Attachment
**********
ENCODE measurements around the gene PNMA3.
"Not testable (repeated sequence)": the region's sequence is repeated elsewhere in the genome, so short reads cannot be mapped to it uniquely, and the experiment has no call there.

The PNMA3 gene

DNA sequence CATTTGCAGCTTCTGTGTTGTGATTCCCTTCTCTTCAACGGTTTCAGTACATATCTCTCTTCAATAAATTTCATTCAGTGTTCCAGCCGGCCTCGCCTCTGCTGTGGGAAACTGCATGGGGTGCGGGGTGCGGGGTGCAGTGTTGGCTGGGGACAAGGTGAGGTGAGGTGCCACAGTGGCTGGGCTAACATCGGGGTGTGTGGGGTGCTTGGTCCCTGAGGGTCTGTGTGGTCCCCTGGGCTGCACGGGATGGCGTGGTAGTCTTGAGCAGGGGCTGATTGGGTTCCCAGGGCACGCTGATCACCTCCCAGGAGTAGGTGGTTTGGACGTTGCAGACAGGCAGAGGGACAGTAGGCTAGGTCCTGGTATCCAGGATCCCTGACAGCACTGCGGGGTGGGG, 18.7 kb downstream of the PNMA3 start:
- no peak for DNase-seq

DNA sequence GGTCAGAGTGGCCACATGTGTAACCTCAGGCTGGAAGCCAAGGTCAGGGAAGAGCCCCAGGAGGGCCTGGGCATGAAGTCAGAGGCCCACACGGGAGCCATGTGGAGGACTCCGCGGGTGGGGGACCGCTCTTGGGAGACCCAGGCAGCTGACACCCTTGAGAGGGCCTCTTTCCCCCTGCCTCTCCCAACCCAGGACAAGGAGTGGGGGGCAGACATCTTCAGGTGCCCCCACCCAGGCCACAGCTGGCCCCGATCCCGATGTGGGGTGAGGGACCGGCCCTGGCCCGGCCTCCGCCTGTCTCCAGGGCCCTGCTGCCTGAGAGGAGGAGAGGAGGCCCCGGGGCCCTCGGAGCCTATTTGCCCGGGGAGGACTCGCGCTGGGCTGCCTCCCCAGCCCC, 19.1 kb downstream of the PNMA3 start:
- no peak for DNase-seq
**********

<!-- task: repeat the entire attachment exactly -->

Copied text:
ENCODE measurements around the gene PNMA3.
"Not testable (repeated sequence)": the region's sequence is repeated elsewhere in the genome, so short reads cannot be mapped to it uniquely, and the experiment has no call there.

The PNMA3 gene

DNA sequence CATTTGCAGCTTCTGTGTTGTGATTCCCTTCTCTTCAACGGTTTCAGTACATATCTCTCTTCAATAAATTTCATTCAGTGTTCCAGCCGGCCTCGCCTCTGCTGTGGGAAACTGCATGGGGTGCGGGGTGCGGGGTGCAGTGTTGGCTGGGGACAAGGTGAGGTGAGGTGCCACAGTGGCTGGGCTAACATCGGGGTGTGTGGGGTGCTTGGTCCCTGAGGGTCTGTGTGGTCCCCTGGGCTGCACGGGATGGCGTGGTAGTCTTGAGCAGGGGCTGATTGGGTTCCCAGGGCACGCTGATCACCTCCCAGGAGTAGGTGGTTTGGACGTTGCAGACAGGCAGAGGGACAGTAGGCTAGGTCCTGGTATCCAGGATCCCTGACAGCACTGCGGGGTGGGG, 18.7 kb downstream of the PNMA3 start:
- no peak for DNase-seq

DNA sequence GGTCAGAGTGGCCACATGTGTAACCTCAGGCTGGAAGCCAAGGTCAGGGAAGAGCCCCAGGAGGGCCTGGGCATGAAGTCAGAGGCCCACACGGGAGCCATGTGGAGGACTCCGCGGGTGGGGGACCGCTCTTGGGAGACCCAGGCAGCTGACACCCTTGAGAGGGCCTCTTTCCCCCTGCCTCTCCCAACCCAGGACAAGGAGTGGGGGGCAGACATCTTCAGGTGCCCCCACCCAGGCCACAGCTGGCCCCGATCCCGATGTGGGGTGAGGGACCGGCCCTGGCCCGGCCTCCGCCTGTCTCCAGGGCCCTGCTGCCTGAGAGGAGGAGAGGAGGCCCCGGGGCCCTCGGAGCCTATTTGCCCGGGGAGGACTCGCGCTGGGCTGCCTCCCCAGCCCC, 19.1 kb downstream of the PNMA3 start:
- no peak for DNase-seq